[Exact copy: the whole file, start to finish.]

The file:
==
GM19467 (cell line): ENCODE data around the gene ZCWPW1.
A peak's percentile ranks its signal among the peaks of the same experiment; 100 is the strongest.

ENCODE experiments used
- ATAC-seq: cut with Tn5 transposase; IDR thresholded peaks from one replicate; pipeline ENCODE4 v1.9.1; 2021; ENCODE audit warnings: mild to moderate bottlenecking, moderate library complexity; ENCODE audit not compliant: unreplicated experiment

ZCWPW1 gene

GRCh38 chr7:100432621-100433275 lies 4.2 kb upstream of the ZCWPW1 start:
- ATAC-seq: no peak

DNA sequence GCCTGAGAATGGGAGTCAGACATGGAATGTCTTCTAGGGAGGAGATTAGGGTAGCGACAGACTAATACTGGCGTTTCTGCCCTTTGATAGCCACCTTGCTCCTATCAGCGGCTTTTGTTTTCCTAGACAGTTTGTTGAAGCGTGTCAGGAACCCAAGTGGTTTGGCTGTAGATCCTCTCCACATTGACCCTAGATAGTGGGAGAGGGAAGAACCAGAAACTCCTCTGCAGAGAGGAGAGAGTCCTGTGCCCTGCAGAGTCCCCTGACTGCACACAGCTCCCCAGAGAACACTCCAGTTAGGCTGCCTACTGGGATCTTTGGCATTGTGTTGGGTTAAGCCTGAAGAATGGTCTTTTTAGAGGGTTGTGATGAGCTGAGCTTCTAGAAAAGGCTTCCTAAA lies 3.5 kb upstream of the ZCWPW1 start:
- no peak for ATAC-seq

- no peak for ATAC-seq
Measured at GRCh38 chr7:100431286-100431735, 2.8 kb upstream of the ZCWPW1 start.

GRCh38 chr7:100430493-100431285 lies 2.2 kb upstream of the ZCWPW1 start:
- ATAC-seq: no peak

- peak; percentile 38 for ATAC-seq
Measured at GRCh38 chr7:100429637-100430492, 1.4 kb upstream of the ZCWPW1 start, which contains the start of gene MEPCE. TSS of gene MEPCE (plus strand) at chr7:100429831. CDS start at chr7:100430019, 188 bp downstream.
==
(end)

GM19467 (cell line): ENCODE data around the gene ZCWPW1.
A peak's percentile ranks its signal among the peaks of the same experiment; 100 is the strongest.

ENCODE experiments used
- ATAC-seq: cut with Tn5 transposase; IDR thresholded peaks from one replicate; pipeline ENCODE4 v1.9.1; 2021; ENCODE audit warnings: mild to moderate bottlenecking, moderate library complexity; ENCODE audit not compliant: unreplicated experiment

ZCWPW1 gene

GRCh38 chr7:100432621-100433275 lies 4.2 kb upstream of the ZCWPW1 start:
- ATAC-seq: no peak

DNA sequence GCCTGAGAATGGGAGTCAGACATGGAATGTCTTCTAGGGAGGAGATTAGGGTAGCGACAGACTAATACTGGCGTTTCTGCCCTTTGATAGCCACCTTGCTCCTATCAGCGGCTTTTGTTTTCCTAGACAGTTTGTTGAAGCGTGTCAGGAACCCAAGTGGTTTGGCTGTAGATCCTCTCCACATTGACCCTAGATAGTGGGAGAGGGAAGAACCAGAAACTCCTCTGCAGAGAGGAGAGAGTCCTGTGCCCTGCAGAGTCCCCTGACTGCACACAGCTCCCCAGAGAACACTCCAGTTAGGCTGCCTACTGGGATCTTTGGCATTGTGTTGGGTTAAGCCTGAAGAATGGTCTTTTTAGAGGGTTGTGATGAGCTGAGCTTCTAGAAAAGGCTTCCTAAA lies 3.5 kb upstream of the ZCWPW1 start:
- no peak for ATAC-seq

- no peak for ATAC-seq
Measured at GRCh38 chr7:100431286-100431735, 2.8 kb upstream of the ZCWPW1 start.

GRCh38 chr7:100430493-100431285 lies 2.2 kb upstream of the ZCWPW1 start:
- ATAC-seq: no peak

- peak; percentile 38 for ATAC-seq
Measured at GRCh38 chr7:100429637-100430492, 1.4 kb upstream of the ZCWPW1 start, which contains the start of gene MEPCE. TSS of gene MEPCE (plus strand) at chr7:100429831. CDS start at chr7:100430019, 188 bp downstream.